Wednesday, May 2, 2012

Thoughts On... Science & Religion Part 2

There are very few things that the bulk of the world can agree on. One of those things is the seemingly eternal battle between Science & Religion. For some reason, people believe that there is no reconciling the scientific method with a belief in the existence of God. And for a long time, I was convinced of the same thing. But then I read an article in a magazine (I think it was Time, but I don't remember for sure) about scientists finding God through their work.

In particular, there was a segment about a scientist who had spent a great deal of effort calculating the exact voltage of an electron. What struck him about his finding was how specific the voltage was. He tried working some standard equations with other values for the voltage and came to the conclusion that the universe as we see it today would never (COULD NEVER!) have come into existence if the electron's voltage was ANY other value. To have that voltage arrived at through an evolutionary process of trial & error was a problematic premise and one that this guy was not able to entertain. Which led him to the conclusion that this value had to have been built into the electron. And if that's true then SOMEONE had to have done that. Who? Well, the only answer he came up with was God. Interesting, right?

After reading that, I started thinking about the battle between Science & Religion. A lot of disparate ideas came together in that session and I realized that I never really believed that Science was at odds with God. The real battle is Science vs Human Arrogance. And THAT is a battle that will NEVER end.

Part 2 - Science

Now before I give you the wrong idea, I want to get something straight. You already know I don't believe that there is a conflict between Science & Religion. The reason why there is NO conflict between science and religion is because they deal with fundamentally different aspects of this world that have very little overlap. The core tenet of science is really simple: explain how the universe, and everything in it, works. That's it. That's the whole point of all aspects of science: to discover the rules and principles which govern the universe we live in. Religion deals in the meaning of living in this universe and in the study and honoring of God. Personally, I can think of no greater way to honor God than to study Her greatest work: our universe.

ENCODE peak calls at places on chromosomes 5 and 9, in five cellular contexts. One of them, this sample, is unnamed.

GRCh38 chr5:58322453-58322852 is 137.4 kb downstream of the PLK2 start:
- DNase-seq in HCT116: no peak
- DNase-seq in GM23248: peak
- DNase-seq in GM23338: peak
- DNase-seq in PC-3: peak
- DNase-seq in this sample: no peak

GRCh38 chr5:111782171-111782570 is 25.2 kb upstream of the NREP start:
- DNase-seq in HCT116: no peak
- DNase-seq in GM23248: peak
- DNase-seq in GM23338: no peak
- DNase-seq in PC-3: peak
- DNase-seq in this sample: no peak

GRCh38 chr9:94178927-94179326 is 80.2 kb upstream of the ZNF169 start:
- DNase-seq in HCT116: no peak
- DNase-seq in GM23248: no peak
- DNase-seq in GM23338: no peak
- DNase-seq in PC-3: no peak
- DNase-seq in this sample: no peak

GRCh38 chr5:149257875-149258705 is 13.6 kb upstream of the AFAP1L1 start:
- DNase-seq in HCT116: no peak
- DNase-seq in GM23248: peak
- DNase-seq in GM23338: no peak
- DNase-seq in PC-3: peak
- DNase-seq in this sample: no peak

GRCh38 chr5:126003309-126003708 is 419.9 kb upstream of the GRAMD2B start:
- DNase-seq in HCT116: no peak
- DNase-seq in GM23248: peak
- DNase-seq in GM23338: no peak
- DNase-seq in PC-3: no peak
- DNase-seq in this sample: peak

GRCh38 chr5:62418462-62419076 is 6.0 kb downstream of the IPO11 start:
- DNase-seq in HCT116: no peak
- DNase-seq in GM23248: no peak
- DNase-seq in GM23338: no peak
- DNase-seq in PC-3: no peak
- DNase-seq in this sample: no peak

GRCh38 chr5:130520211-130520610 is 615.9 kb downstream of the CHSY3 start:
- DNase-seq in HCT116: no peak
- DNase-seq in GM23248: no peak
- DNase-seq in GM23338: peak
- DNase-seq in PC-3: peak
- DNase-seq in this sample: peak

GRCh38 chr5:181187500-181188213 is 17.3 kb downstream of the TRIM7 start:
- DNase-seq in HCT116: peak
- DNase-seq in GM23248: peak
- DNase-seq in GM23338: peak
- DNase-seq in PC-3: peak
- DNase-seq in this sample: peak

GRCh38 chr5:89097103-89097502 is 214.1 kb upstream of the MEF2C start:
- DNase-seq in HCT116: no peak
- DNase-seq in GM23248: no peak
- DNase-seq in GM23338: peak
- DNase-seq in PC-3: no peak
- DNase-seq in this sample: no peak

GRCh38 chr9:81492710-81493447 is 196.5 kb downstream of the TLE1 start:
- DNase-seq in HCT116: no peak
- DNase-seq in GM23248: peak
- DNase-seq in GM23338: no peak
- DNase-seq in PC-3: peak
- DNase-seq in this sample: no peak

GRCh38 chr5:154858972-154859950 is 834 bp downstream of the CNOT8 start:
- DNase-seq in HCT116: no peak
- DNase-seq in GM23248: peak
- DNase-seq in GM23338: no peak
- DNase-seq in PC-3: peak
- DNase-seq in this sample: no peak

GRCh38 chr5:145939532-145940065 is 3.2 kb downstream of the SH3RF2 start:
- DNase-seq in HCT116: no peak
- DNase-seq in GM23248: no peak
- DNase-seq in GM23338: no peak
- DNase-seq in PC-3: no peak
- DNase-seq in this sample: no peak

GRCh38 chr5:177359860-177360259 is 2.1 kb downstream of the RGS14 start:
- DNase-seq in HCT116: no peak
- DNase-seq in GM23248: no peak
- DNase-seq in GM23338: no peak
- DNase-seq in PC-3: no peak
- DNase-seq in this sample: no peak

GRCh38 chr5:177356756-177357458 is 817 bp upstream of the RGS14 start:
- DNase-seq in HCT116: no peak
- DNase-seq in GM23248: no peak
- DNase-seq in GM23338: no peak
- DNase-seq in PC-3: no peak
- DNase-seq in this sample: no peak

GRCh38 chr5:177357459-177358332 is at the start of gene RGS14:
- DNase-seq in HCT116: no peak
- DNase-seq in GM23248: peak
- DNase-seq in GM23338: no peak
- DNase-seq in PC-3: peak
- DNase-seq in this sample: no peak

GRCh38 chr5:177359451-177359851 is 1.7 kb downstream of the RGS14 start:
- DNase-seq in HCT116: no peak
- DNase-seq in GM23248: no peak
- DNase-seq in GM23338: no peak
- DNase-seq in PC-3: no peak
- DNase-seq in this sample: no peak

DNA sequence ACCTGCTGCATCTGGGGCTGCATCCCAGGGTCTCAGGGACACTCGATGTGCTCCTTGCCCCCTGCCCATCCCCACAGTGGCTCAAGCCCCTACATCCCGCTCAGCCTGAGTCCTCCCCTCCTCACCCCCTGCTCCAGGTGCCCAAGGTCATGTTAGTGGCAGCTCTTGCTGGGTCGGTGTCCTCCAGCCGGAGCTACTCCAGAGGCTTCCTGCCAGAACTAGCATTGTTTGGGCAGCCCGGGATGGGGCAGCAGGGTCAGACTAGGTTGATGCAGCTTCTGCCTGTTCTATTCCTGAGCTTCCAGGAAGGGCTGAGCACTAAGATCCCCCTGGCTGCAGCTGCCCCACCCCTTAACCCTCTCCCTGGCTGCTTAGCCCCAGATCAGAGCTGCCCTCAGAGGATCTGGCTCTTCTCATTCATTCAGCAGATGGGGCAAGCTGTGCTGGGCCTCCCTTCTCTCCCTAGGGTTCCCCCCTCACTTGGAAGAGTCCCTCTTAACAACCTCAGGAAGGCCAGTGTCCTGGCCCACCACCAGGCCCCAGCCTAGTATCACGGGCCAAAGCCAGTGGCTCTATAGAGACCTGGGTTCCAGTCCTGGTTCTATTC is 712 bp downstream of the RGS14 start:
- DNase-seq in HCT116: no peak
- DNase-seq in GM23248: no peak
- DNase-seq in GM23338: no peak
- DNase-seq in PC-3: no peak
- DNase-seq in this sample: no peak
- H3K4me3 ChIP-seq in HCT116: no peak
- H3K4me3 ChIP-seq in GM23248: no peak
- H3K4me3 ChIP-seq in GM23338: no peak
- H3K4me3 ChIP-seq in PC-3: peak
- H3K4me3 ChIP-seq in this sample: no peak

Now, in all my historical readings & research, I found that one thing rang true for most of human history: Religion ruled all. Despite the presence of all sorts of royalty, the church was on top. After all, they stood between the people and their God. They dedicated their lives to the study of the Word of God, to better and more fully understand the true meaning of God's intent towards us and our purpose in Her plan. They gained a measure of respect for that, and the people mistakenly put Religion in a position it was unsuited for: explaining how the world works. Religion was at a distinct disadvantage because they had no real way of knowing how the world actually worked, but the people asked and they looked to the bible for answers. When they couldn't find answers, they just made them up.

Based on the Bible, Humanity was the last creation of God. That led them to believe that Humanity was the best creation and most favored of all of Her creatures. And as a sign of that favor, our world was placed in the center of God's universe, with the sun and all the stars revolving around us as proof of our status. And for a little while, the information scientists uncovered supported that position. But the scientists kept pushing and analyzing information, and that's where the problems started.